The greening of insulation materials

By Rockford Boyer

Photo courtesy Elastochem
Photo courtesy Elastochem

The construction industry has a large impact on climate change through building design, material manufacturing, construction activities, building operations, and decommissioning. There is a huge opportunity for the sector to reduce its negative effects with proper design, use of assemblies with low global warming potential (GWP), efficient building operation and energy utilization, and material reuse and recycling after demolition (if carbon neutral or carbon-negative). GWP measures the ability of greenhouse gases (GHGs) to trap heat in the atmosphere.

This article focuses on the climate change potential of thermal insulation materials. According to the Pan-Canadian Framework on Clean Growth and Climate Change, “The cost of inaction is greater than the cost of action: climate change could cost Canada $21 to $43 billion per year by 2050, per 2011 estimates from the National Round Table on the Environment and the Economy.”

Figure 1: The impact of hydrofluorocarbons (HFCs). Image courtesy the Government of Canada
Figure 1: The impact of hydrofluorocarbons (HFCs).
Image courtesy the Government of Canada

When it comes to conversations around global warming, insulation is interesting as it can have a negative net impact when considering factors such as raw material extraction, transportation, manufacturing, and end-of-life disposal. On the other hand, it reduces the impact of climate change from the how the buildings are conditioned.

The impact of insulation

There is confusion about the effect of insulation materials on climate change. A common misconception on the climatic impact of factory-manufactured insulating materials is “it has zero global warming potential, as the finished thermal insulation material does not contain blowing agents with high GWP.” Traditional commercial insulation types can be divided into two distinct groups. The first group comprises materials that trap air to obtain the RSI value (thermal resistance), such as fibrous insulation and open cell foams. The second group includes insulation materials that trap a higher RSI-value gas (blowing agents) in their cells to obtain a higher RSI value. The blowing agents used in closed-cell board foams and spray-applied foams have an impact on climate change. However, with the new blowing agent requirements set out by Environment Canada, the impact from blowing agents (hydrofluorocarbons [HFCs]) will be drastically reduced in the coming years. Figure 1 indicates the predicted trend in HFC emissions if the new environmental policy is enforced. The predicted reductions in HFC emissions for the next 20 years would be approximately 166 (Mt C02e).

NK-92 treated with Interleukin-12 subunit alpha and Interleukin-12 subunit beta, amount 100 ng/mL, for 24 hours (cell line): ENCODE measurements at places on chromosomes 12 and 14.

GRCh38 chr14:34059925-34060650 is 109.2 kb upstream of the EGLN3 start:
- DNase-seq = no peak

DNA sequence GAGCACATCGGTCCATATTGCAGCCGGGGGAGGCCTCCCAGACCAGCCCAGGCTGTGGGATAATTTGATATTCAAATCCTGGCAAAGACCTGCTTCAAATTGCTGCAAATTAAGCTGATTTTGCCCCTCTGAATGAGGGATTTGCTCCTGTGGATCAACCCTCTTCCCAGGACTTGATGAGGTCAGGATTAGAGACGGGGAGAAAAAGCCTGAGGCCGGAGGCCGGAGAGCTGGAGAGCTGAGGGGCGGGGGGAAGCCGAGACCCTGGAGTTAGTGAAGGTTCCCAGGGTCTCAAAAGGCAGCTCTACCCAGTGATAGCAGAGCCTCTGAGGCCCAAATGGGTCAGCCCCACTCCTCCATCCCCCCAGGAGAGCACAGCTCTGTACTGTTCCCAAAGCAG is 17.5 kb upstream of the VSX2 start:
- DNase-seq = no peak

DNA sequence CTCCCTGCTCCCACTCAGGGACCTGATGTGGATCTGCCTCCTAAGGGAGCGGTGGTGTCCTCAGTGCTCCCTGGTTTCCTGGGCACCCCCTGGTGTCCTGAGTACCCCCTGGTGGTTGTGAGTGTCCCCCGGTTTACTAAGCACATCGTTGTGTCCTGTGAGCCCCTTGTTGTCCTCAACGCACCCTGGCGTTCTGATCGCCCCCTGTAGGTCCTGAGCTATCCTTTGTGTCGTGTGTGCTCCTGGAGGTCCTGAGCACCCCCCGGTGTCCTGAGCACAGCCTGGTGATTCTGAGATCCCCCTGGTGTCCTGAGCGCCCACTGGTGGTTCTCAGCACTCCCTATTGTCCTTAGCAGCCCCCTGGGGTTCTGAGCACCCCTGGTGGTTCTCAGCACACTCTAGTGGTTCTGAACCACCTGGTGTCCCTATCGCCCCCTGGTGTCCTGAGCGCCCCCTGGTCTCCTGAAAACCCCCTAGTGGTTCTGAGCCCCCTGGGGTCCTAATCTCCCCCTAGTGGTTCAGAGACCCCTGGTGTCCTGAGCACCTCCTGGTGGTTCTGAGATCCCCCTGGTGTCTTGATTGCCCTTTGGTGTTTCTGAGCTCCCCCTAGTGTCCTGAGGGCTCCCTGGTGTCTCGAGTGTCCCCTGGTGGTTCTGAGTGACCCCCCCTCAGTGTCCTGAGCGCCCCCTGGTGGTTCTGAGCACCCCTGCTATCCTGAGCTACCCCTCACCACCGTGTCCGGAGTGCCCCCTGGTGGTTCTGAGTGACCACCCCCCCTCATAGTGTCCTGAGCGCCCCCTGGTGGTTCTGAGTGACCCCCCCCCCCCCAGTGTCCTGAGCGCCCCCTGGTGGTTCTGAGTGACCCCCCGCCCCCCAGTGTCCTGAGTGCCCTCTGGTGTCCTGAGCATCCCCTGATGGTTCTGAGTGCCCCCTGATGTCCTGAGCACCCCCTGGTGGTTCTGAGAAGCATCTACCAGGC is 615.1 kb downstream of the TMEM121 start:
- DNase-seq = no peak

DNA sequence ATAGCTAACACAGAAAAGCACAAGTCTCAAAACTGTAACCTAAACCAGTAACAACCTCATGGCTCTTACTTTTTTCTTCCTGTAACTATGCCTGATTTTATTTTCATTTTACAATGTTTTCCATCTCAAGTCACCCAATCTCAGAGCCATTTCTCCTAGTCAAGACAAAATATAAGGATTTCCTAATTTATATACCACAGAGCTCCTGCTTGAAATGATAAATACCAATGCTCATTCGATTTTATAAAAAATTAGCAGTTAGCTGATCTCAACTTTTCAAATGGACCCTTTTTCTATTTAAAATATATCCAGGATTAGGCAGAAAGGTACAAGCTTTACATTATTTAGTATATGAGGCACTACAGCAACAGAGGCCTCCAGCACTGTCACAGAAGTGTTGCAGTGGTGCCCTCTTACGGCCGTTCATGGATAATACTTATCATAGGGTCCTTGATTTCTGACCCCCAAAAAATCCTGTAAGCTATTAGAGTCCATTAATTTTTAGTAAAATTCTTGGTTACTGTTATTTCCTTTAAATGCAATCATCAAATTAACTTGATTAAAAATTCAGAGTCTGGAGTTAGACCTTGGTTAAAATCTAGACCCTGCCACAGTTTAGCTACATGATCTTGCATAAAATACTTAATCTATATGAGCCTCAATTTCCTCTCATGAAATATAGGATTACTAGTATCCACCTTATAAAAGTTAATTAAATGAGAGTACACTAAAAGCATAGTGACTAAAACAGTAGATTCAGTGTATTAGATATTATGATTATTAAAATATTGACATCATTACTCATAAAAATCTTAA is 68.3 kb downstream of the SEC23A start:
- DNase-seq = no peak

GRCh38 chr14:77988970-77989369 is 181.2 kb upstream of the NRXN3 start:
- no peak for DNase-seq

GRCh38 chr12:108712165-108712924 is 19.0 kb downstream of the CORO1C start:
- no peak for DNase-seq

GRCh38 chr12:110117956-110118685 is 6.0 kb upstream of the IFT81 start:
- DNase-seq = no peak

Closed-cell foam insulations, both board stock and spray applied, use various commercially available HFC blowing agents to achieve the product’s thermal performances. The most common foam products on the market using blowing agents are expanded and extruded polystyrene (EPS and XPS), polyisocyanurate (ISO), and sprayed polyurethane foam (ccSPF). The chemical composition of the blowing agents will impact climate change through their radiative efficiency (ability to absorb energy) and by their lifetime (length of stay in the upper atmosphere). The GWP of blowing agents are compared to a baseline carbon dioxide (CO2) gas assigned at GWP 1. Figure 2 provides a list of closed-cell materials and their GWP ratings.

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